The Fraction Principle: How To Make Beautiful Music By Playing Less

The Fraction Principle is, perhaps, the most important band-arranging principle any musician, worship leader, or arranger can implement immediately to make their music start sounding 100% better.

I first heard about The Fraction Principle from my master arranger/co-writing buddy, Bruce Ellis. He spoke in terms of the “Layering Principle” (which includes The Fraction Principle, plus other ideas on building a band’s sound from the ground up).

Then I heard Brian Doerksen, well-known worship leader and songwriter, speak of a similar idea he called The Fraction Principle.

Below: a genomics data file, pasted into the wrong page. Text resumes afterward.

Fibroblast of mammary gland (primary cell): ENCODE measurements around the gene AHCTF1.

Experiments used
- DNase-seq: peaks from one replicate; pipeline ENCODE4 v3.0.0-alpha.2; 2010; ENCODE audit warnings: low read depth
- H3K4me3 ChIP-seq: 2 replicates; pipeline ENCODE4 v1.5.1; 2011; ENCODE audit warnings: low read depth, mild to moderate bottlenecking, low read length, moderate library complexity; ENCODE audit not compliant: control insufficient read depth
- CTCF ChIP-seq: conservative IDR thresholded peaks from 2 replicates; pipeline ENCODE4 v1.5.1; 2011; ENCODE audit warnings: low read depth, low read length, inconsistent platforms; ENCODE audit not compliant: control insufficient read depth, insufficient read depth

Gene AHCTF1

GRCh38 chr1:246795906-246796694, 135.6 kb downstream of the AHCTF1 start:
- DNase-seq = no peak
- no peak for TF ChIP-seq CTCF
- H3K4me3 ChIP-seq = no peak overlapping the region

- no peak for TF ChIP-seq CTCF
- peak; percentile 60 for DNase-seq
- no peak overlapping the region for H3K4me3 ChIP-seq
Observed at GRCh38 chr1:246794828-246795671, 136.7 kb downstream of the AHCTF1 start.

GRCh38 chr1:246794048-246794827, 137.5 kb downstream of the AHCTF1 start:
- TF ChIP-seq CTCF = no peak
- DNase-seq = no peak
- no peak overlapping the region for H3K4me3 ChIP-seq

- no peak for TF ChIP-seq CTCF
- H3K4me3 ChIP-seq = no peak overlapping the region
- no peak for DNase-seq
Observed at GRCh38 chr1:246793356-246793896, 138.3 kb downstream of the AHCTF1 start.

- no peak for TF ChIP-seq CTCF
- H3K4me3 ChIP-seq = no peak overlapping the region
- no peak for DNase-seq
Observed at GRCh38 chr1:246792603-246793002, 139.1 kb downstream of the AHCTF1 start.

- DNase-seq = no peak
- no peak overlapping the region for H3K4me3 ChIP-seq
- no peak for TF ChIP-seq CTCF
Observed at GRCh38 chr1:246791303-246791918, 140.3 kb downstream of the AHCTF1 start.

Whatever you want to call it, this is THE game changing idea for worship leaders arranging bands, and musicians attempting to make beautiful music.

What Is The Fraction Principle?

The phrase, “The Fraction Principle” is unpacked in here, and emphasizes the reality that the sound of every band should add up to “1.”

In other words, if there are 7 people playing in the band, each band member only plays 1/7 of what they could play if they were on their own.

In other words, all musicians are playing a fraction of what they could play, based on the number of other musicians involved.

If the sound adds up to 7 – i.e. everyone playing willy nilly what they would play if they were on their own, the music is dense, frenetic, and often downright stressful to listen to.

Ever hear a classical pianist join a worship band who has no training in creating space for the other instruments? Their masterful hands are going everywhere, and there is no need for the other instruments.